Incisions for Compartment Syndrome of Forearm and Hand

Postoperative care of the forearm includes a bulky dressing and splinting. The dressing is changed in 3 to 4 days in the operating room. Split-thickness skin grafts are almost always required, but skin grafting and closure are postponed until all necrotic tissue has been debrided, edema has resolved sufficiently, and wounds are appropriate for skin grafting. Active and active-assisted range-of-motion exercises for the hand are started immediately after surgery. The bulky dressing is usually removed at 3 weeks, and volar splints are then used until full motion is restored.

Compartment syndromes of the forearm associated with fracture of the distal humerus, radius, or ulna are usually treated with open reduction and internal fixation. Treatment of an associated arterial injury must be individualized.

Decompression of the hand may be required after crushing injuries. Diagnosis is made on the increased pressure in the interosseous compartments. There are 10 compartments of the hand. Incisions are made on the radial side of the thumb metacarpal, dorsally over the index and ring metacarpals, and one over the ulnar aspect of the little finger to release the thenar muscles, four dorsal interossei, three volar interossei, hypothenar muscles, and adductor pollicis muscle. Decompression of the arm and shoulder uses longitudinal incisions over the involved muscles. With involvement of the deltoid muscle, where fascia and epimysium form one layer, multiple incisions in the fascia are necessary.


Current treatment of compartment syndromes of the leg is decompression that avoids fibulectomy while providing adequate decompression to the four compartments of the lower leg (anterior, lateral, superficial posterior, and deep posterior). This can be accomplished through either a single-incision or two-incision technique. The single-incision technique is technically more challenging but provides the benefit of only having one skin incision requiring definitive closure/coverage.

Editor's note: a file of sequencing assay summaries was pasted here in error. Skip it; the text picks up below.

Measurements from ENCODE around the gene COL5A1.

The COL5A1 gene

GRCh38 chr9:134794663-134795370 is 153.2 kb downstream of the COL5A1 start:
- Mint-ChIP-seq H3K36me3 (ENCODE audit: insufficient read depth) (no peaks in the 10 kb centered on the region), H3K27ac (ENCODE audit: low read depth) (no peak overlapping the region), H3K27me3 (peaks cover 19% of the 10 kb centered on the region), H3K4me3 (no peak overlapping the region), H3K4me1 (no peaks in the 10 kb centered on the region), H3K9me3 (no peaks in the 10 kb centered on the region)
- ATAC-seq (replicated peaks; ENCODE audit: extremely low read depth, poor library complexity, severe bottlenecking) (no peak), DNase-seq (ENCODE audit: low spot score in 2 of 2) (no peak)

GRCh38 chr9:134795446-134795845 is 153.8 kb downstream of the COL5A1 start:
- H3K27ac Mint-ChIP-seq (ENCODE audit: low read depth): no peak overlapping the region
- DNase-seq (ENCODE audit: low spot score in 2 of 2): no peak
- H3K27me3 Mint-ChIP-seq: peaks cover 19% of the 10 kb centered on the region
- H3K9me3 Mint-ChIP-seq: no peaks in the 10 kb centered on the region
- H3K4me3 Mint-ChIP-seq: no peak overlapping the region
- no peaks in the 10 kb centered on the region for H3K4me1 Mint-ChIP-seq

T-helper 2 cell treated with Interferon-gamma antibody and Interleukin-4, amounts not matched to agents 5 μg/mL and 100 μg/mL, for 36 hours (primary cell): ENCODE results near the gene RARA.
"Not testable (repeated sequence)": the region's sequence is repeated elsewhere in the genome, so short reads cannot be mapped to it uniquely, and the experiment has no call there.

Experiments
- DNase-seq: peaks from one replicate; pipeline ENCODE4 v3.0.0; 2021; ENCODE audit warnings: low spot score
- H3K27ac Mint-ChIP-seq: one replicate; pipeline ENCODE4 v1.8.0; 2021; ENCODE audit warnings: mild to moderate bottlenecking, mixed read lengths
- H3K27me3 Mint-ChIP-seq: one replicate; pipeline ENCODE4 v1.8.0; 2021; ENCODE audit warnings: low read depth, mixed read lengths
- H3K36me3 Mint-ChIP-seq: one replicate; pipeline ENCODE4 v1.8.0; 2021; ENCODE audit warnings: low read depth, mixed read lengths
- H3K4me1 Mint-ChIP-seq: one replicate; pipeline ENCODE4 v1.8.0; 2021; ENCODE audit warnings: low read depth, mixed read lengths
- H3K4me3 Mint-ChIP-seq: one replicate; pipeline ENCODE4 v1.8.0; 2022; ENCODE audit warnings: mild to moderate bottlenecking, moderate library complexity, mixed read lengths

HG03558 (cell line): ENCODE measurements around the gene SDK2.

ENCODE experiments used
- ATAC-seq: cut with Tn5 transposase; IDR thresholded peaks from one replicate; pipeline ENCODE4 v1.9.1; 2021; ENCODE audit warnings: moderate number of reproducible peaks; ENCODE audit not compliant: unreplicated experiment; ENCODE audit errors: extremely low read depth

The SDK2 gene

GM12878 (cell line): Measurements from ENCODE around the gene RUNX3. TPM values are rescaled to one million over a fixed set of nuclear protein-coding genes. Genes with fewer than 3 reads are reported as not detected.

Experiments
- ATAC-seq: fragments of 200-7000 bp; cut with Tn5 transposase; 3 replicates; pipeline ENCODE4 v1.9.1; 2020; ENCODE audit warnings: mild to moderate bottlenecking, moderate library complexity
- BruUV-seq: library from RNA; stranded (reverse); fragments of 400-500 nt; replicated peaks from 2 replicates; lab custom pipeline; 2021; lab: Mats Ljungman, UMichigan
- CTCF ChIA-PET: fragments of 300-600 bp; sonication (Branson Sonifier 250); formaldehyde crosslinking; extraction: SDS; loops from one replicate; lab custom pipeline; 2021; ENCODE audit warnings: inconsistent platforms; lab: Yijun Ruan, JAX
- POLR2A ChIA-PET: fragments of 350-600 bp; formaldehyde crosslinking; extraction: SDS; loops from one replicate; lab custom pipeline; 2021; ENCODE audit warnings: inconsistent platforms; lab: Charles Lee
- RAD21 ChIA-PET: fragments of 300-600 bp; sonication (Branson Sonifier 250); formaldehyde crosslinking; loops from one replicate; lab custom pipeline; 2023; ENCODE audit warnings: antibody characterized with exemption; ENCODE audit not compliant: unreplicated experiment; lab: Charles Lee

The single-incision, or perifibular, approach is described through a single linear lateral incision just posterior to the fibula from the fibular head to the tip of the lateral malleolus. This exposure requires proximal identification and protection of the common peroneal nerve. The fasciotomy is made between the soleus and flexor hallucis longus distally and carried proximally to the soleus origin, allowing access to both posterior compartments. The anterior and lateral compartments are accessed by carefully retracting the anterior border of the incision (with care taken to avoid the superficial peroneal nerve), allowing the fasciotomies in the lateral and anterior compartments to be made.

When the two-incision technique is used, the two skin incisions can be shorter (approximately one-third the length of the leg) if intraoperative pressure monitoring is performed. Decompression of the anterior and lateral compartments is performed through an incision placed halfway between the shaft of the fibula and the tibial crest. The incision is made approximately over the intermuscular septum dividing the anterior and lateral compartments, allowing easy access to both. When a slightly shorter incision is used, it is extremely important to undermine the skin incisions proximally and distally to allow wide exposure of the fascia. A transverse incision is made just through the fascia to identify the anterior intermuscular septum that separates the anterior and lateral compartments. This is important because the superficial peroneal nerve that lies in the lateral compartment next to the septum must be located. Fasciotomy of the lateral compartment is made in line with the shaft of the fibula posterior to the anterior intermuscular septum.

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Jul 3, 2016 | Posted by in MUSCULOSKELETAL MEDICINE | Comments Off on Incisions for Compartment Syndrome of Forearm and Hand
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